Still Farah said that we might be stopped by the police and that could cause a lot of problems. So to avoid the police he turned off on a side road, which was ok except it, was the worst road that I had ever seen and it got worse as we climbed up the hill. At one point the road deteriorated to only sharp, pointed rocks on a steep incline. I was a basket case by the time we made it to the top where the road, at least, looked like what I would call a road. To celebrate we stopped a vendor who was selling bread. A popular snack here is freshly baked baguette, split in half, with carnation sweet milk dribbled on. I bought two. Farah ate one long loaf in no time. I decided that wasn’t my idea of a treat, so he had another one to eat later. But I did admire the vendor’s t-shirt, which had Emimen on it and asked him if I could take his picture. We continued on without incident to our apt and with the help of the staff there had the desk easily moved inside. It took most of the afternoon but, at least, we had accomplished something. And here that is itself something to feel good about!! As Farah wisely told me as we started out on this mission “there is a solution to every problem”.

Shopping with a Prince in Freetown
The next day I booked another taxi driver, whose name is Prince, and told him that I needed to buy some cheap house wares for the apartment. Without him I would have gone to one of the Lebanese owned supermarkets where everything is really expensive, but it is, at least, a place that I can walk down aisles and pick and choose what I might want. Prince took me downtown to a market area in the heart of the old city. A good area to shop but not an easy place to find a parking place.
Freetown is an old city with narrow streets that is slowly filling up with cars. There is no planning for widening streets, parking, there are no street lights, no stop signs and it can only get worse as people get more cars. It’s amazing that the city works as well as it does. You would have to learn a whole different way of driving here. Cars meet with inches to spare, weave around pedestrians who have to walk along the road as there are no sidewalks or they have been destroyed or blocked by street vendors.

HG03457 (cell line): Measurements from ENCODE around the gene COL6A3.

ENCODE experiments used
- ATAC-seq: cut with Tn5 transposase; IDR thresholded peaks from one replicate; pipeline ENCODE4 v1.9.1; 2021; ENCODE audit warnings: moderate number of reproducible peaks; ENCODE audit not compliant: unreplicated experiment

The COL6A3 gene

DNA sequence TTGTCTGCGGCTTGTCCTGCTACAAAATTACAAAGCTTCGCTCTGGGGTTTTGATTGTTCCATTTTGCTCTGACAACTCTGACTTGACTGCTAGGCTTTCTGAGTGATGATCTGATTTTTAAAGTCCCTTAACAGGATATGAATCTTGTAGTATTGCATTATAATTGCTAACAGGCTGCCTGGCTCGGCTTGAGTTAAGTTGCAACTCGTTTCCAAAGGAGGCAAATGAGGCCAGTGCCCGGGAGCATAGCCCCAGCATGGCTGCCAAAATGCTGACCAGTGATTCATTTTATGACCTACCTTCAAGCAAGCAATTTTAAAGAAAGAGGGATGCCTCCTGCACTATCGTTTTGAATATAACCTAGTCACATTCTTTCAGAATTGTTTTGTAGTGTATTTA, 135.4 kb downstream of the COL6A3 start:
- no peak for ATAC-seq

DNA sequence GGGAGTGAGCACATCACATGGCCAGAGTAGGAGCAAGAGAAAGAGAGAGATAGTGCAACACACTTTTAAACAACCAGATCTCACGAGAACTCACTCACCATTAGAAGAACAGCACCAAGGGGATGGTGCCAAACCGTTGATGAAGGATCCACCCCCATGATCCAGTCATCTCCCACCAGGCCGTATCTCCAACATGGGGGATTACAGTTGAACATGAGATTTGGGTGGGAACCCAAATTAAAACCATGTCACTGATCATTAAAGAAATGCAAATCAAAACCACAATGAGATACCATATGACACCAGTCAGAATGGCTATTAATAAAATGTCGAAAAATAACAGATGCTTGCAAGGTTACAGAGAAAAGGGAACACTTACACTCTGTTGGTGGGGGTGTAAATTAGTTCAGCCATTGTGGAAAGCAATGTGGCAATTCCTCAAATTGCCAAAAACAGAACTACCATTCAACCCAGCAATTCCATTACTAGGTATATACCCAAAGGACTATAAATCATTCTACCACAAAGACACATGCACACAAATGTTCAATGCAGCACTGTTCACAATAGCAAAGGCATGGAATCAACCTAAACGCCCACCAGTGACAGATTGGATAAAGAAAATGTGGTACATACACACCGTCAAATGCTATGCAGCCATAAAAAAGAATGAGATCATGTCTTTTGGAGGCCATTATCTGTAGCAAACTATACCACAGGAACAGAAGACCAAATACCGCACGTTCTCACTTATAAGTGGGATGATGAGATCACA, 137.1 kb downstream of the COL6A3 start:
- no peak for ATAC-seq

This market area was located on a narrow, unpaved, rocky street lined with shops that had seen better days and also local street vendors. How these shops got their goods delivered was a mystery to me, I can only guess in the very early morning. There was one truck delivering goods and it completely blocked the road. Most of the shops sold cheap house wares and it was perfect for what I wanted. The shop we chose was piled high, floor to ceiling, with goods and only a small space was left for a counter behind which was the owner, maybe Lebanese, and two Sierra Leonean employees stood. I was at a loss to even decide what I wanted but slowly I started mentioning stuff or pointing to stuff and we ended up with a large pile of stuff. Prince was really helpful advising me what I might need and between the two of us we did really well. I got a lot of stuff at a very reasonable price. Then I also wanted towels which we harder to find. We walked a long way down this rutted street, crowded with shoppers and vendors. At one point we had to crawl up a low wall to get around this delivery truck blocking the road. I was getting really tired as I still don’t have a lot of stamina and my back was really starting to hurt. So when we finally found a woman selling a few towels I bought what she had so we could go back to the taxi. We collected the other stuff that I had bought and made our way back to the taxi. So much for my first major shopping trip. Later I found out that we had left the handle to the broom we bought so I guess we will be back for more stuff.